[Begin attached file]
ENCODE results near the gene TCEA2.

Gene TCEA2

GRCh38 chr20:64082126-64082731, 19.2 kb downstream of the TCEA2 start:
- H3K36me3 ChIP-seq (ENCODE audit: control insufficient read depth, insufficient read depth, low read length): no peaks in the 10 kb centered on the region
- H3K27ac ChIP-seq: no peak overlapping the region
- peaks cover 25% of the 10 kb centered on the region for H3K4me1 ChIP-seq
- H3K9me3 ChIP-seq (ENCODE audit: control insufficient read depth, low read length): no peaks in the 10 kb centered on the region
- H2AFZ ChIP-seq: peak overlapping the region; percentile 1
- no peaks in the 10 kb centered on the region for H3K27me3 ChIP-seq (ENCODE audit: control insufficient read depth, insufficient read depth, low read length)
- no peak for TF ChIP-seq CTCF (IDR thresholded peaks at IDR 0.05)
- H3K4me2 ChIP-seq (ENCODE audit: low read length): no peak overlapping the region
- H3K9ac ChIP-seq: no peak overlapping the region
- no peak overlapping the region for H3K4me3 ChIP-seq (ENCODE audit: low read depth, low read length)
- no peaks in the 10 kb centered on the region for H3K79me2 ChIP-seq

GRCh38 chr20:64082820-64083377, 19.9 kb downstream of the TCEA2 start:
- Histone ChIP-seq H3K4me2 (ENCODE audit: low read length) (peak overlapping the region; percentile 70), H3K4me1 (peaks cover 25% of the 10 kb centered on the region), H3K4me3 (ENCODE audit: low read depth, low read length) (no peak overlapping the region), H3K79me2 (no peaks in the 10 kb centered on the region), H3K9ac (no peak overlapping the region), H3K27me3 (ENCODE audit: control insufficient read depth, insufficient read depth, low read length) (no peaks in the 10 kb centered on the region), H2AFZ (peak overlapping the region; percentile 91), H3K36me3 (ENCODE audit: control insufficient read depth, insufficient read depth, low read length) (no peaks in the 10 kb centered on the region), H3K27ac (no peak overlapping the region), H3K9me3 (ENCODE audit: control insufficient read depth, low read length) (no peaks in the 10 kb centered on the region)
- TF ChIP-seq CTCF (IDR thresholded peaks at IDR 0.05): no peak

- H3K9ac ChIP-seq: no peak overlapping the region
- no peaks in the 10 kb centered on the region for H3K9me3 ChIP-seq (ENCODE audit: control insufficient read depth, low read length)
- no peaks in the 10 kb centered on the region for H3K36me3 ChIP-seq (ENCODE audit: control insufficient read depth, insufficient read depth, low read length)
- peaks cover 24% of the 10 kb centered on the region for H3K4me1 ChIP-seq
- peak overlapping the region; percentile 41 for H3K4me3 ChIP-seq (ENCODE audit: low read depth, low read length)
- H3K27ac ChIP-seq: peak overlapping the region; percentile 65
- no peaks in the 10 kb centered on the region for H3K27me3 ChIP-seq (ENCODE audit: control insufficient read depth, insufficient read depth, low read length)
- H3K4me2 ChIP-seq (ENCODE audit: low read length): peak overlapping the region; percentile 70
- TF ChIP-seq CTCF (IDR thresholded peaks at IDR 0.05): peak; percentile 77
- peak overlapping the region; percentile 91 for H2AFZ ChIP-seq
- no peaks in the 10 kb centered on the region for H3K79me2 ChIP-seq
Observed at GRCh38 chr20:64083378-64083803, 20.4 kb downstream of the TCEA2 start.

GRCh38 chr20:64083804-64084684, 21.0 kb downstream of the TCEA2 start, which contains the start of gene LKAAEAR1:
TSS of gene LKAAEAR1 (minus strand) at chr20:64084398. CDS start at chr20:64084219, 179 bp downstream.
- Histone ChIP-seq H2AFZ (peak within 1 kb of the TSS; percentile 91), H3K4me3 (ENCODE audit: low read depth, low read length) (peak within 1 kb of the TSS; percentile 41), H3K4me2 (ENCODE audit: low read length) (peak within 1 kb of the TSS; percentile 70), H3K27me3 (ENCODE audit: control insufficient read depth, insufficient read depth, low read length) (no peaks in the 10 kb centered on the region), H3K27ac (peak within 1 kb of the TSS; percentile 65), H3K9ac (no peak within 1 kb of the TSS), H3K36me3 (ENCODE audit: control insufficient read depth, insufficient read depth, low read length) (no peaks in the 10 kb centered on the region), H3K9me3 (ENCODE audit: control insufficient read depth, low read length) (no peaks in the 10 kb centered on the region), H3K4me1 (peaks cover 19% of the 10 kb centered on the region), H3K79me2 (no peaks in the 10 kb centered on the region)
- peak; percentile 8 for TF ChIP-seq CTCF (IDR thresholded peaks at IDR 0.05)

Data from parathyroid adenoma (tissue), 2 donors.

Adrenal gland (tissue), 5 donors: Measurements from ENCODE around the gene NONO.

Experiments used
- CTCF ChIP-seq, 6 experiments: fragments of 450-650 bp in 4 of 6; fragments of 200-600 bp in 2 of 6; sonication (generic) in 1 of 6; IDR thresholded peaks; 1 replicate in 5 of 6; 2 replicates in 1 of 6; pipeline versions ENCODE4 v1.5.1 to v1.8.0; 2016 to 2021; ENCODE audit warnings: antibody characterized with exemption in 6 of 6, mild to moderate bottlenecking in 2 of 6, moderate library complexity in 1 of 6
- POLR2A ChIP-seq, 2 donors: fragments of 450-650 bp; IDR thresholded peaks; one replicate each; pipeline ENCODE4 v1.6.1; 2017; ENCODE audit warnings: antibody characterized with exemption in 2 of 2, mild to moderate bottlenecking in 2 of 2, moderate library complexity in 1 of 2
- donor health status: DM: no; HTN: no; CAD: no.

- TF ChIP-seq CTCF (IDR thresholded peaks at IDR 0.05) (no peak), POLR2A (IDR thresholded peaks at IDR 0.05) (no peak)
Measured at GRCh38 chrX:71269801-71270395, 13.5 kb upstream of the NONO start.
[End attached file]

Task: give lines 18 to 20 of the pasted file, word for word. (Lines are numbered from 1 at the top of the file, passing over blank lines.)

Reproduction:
- H3K9ac ChIP-seq: no peak overlapping the region
- no peaks in the 10 kb centered on the region for H3K9me3 ChIP-seq (ENCODE audit: control insufficient read depth, low read length)
- no peaks in the 10 kb centered on the region for H3K36me3 ChIP-seq (ENCODE audit: control insufficient read depth, insufficient read depth, low read length)